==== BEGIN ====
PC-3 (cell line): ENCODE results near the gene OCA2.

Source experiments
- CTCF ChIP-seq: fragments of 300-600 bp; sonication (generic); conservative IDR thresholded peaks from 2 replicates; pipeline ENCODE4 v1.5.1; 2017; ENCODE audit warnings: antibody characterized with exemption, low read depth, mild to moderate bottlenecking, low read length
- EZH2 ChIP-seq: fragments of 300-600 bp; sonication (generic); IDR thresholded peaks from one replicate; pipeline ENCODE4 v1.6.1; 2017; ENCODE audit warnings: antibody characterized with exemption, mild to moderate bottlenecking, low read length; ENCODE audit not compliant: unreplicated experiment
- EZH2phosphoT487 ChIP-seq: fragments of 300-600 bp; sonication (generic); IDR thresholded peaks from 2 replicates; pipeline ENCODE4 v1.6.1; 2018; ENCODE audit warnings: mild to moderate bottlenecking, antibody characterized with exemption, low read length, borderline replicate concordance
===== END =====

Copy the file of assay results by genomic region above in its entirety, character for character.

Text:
PC-3 (cell line): ENCODE results near the gene OCA2.

Source experiments
- CTCF ChIP-seq: fragments of 300-600 bp; sonication (generic); conservative IDR thresholded peaks from 2 replicates; pipeline ENCODE4 v1.5.1; 2017; ENCODE audit warnings: antibody characterized with exemption, low read depth, mild to moderate bottlenecking, low read length
- EZH2 ChIP-seq: fragments of 300-600 bp; sonication (generic); IDR thresholded peaks from one replicate; pipeline ENCODE4 v1.6.1; 2017; ENCODE audit warnings: antibody characterized with exemption, mild to moderate bottlenecking, low read length; ENCODE audit not compliant: unreplicated experiment
- EZH2phosphoT487 ChIP-seq: fragments of 300-600 bp; sonication (generic); IDR thresholded peaks from 2 replicates; pipeline ENCODE4 v1.6.1; 2018; ENCODE audit warnings: mild to moderate bottlenecking, antibody characterized with exemption, low read length, borderline replicate concordance